Monsanto postpones “NemaStrike” launch after new pesticide causes skin rashes among farmers

Friday, November 03, 2017 by

The launch of a Monsanto product that the company touted as boasting “blockbuster technology” has been postponed indefinitely after farmers report developing skin rashes after using it.

The chemical in question, NemaStrike, was developed to put on crop seeds to protect soybeans, cotton and corn from yield-reducing worms. Monsanto says it underwent three years of field tests throughout the nation ahead of its full launch and was used by more than 400 people as part of its trial. In addition, it gained approval by U.S. regulators. However, farmers have started complaining of skin rashes and irritation.

Never one to admit blame, Monsanto is essentially telling those suffering these ill effects that it’s their own fault, with company spokesperson Christi Dixon saying that some of the users who have had problems might not have followed the directions to use protective equipment like gloves.

Whether they are admitting it or not, however, they must realize the product is also at fault because they’ve decided to delay its launch. If it was simply a matter of not following instructions, wouldn’t they have added a warning or clarified the instructions and then proceeded with this “blockbuster” launch as planned? They used a similar excuse when their dicamba spray came under fire earlier this year, claiming the problem was caused by farmers not following the directions.

In a letter sent to customers about NemaStrike, Monsanto U.S. Commercial Operations Lead Brian Naber wrote:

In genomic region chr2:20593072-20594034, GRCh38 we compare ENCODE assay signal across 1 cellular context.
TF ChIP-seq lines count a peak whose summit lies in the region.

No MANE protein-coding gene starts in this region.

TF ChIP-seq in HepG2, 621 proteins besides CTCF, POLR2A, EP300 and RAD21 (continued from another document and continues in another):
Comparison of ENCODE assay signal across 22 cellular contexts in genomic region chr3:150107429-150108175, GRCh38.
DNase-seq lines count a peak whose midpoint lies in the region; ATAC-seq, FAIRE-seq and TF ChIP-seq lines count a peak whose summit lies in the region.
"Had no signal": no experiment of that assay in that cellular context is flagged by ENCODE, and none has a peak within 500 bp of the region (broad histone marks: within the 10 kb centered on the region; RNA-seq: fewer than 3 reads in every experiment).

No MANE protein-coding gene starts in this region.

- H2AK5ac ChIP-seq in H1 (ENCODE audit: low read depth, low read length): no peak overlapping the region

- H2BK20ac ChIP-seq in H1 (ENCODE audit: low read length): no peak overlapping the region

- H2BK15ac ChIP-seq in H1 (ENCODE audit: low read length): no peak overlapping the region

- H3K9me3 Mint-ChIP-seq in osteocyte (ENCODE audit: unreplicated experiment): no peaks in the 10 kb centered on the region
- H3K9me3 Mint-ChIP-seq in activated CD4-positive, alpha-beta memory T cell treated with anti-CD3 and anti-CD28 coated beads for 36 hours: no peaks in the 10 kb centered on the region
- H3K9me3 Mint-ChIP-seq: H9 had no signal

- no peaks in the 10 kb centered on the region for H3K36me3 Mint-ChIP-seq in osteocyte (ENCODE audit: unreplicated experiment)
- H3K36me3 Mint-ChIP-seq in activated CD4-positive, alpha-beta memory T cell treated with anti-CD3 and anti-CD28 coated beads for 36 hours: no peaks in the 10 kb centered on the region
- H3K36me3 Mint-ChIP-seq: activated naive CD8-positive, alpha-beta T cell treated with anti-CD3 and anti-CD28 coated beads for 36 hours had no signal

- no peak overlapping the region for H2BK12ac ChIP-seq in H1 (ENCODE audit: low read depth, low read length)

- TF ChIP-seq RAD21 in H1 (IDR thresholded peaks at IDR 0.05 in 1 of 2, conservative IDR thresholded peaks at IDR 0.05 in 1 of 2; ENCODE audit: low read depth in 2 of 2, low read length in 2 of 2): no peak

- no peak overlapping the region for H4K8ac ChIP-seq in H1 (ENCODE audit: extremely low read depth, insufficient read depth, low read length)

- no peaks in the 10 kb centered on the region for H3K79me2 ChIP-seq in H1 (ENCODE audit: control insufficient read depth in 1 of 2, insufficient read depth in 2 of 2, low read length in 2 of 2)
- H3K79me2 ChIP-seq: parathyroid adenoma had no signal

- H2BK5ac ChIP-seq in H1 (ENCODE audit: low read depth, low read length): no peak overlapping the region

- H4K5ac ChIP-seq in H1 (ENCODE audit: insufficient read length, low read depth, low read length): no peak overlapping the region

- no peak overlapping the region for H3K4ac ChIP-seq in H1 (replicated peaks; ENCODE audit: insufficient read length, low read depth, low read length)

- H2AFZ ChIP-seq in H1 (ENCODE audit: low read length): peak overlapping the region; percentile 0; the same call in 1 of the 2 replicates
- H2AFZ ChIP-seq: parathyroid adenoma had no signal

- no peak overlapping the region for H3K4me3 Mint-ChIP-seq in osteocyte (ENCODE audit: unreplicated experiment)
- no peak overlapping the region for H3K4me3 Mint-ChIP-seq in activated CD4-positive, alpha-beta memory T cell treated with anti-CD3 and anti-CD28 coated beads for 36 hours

“There have been limited cases of skin irritation, including rashes, that appear to be associated with the handling and application of this seed treatment product.”

NemaStrike was poised to launch on 8 million crop acres in the nation in the 2018 fiscal year, according to Chief Executive Hugh Grant. He said the product would bear a premium price tag in keeping with its consistent yield protection against nematodes. It works by remaining in the root area where these microscopic roundworms attack, spreading viruses and enabling fungal and bacterial infections to take hold. According to the EPA, these parasites are responsible for a 14 percent loss in worldwide agricultural production, which equates to up to $100 billion in crop losses each year.

Monsanto constantly making headlines for all the wrong reasons

This is just the latest product drama the divisive firm is facing. Its dicamba weedkiller spray made headlines recently for its tendency to drift into nearby crops that have not been genetically modified to withstand it, damaging them beyond repair. This has spurred countless arguments between neighboring farmers, with one even ending in a shooting death.

Years of questionable practices seem to be backfiring on Monsanto, who are currently facing class-action lawsuits from people suffering from cancer due to Roundup exposure. Court documents show that the firm offered scientists cash payments to give its products a stamp of approval despite knowing they were dangerous. They’ve been intentionally stopping studies that make their products look bad, and they’ve also been known to ghostwrite literature. They’ve bought off journalists, and they conspired to have the Seralini study, which shows glyphosate causes cancer, retracted from a journal. Their relationship with American regulators has also come into question, with accusations of collusion continuing.

It will be interesting to see if Monsanto unleashes its bribery and bully crew on those who are studying the side effects of NemaStrike and reporting on them like they have done for many years with Roundup. They’ve already demonstrated their willingness to do whatever it takes to keep their profit machine turning, and if cancer isn’t enough to convince them it’s time to pull their products, skin rashes seem unlikely to make a big wave.

This launch might be postponed for now, but once they’ve had some “conversations” with the “right” people, this product will likely see the light of day – and perhaps will be at the heart of some class action lawsuits of its own several years from now.

Sources include:

Ca.News.Yahoo.com

CottonGrower.com

NaturalNews.com



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